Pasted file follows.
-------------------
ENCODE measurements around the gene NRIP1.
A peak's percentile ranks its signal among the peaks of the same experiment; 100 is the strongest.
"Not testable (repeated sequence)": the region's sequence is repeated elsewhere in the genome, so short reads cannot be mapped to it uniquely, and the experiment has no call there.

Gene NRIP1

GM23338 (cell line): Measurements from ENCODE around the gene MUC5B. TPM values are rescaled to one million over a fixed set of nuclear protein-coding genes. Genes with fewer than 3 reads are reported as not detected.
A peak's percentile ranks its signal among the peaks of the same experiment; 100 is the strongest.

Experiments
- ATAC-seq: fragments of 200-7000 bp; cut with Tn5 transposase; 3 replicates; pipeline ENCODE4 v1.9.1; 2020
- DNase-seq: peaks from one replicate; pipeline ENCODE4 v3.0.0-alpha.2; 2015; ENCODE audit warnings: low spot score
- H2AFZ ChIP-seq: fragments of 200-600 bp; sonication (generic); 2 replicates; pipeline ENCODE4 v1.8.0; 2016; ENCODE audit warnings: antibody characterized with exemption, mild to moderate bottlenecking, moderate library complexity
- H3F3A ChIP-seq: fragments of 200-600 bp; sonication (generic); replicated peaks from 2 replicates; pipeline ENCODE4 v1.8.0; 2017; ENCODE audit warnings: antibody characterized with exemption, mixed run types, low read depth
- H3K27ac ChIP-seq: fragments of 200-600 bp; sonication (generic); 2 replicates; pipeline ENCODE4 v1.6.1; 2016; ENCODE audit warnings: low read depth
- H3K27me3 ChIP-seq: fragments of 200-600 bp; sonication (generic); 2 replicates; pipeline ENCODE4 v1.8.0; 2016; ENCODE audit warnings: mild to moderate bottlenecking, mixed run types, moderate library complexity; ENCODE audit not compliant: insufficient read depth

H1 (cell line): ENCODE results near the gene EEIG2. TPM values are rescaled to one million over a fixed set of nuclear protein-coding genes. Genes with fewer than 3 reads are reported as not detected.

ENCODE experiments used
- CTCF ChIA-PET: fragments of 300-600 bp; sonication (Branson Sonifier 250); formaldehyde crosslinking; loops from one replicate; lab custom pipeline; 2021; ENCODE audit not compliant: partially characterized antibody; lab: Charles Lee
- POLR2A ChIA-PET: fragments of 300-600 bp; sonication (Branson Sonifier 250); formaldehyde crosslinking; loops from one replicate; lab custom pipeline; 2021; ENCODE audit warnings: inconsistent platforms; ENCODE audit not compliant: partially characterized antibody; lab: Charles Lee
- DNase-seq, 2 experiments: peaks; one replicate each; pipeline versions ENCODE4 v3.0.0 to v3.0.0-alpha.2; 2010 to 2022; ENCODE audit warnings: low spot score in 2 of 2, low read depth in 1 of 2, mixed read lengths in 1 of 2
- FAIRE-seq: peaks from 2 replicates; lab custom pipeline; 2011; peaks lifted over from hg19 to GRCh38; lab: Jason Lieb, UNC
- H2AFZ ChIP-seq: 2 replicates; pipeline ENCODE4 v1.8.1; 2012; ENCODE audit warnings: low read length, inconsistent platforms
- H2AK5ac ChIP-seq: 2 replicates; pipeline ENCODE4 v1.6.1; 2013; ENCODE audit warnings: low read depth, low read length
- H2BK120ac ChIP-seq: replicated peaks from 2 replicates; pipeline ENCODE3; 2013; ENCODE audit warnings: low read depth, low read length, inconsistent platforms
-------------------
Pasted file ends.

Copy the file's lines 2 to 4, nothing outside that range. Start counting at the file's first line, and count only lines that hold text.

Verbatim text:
A peak's percentile ranks its signal among the peaks of the same experiment; 100 is the strongest.
"Not testable (repeated sequence)": the region's sequence is repeated elsewhere in the genome, so short reads cannot be mapped to it uniquely, and the experiment has no call there.

Gene NRIP1